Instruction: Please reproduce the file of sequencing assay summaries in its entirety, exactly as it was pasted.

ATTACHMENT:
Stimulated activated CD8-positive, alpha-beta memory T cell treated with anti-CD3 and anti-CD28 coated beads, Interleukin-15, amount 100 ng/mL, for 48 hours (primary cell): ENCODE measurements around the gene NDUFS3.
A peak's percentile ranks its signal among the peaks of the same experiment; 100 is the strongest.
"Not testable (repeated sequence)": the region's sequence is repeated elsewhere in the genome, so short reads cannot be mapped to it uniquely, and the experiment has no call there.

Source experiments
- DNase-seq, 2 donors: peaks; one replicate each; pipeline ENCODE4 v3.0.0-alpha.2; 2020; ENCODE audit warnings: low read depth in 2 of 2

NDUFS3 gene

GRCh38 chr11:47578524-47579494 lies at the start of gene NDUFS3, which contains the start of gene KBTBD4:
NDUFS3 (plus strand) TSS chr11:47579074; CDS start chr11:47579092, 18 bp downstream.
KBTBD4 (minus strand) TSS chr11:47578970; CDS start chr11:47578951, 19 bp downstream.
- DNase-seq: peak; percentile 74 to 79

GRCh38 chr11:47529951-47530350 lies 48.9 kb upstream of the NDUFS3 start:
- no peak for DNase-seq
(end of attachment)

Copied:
Stimulated activated CD8-positive, alpha-beta memory T cell treated with anti-CD3 and anti-CD28 coated beads, Interleukin-15, amount 100 ng/mL, for 48 hours (primary cell): ENCODE measurements around the gene NDUFS3.
A peak's percentile ranks its signal among the peaks of the same experiment; 100 is the strongest.
"Not testable (repeated sequence)": the region's sequence is repeated elsewhere in the genome, so short reads cannot be mapped to it uniquely, and the experiment has no call there.

Source experiments
- DNase-seq, 2 donors: peaks; one replicate each; pipeline ENCODE4 v3.0.0-alpha.2; 2020; ENCODE audit warnings: low read depth in 2 of 2

NDUFS3 gene

GRCh38 chr11:47578524-47579494 lies at the start of gene NDUFS3, which contains the start of gene KBTBD4:
NDUFS3 (plus strand) TSS chr11:47579074; CDS start chr11:47579092, 18 bp downstream.
KBTBD4 (minus strand) TSS chr11:47578970; CDS start chr11:47578951, 19 bp downstream.
- DNase-seq: peak; percentile 74 to 79

GRCh38 chr11:47529951-47530350 lies 48.9 kb upstream of the NDUFS3 start:
- no peak for DNase-seq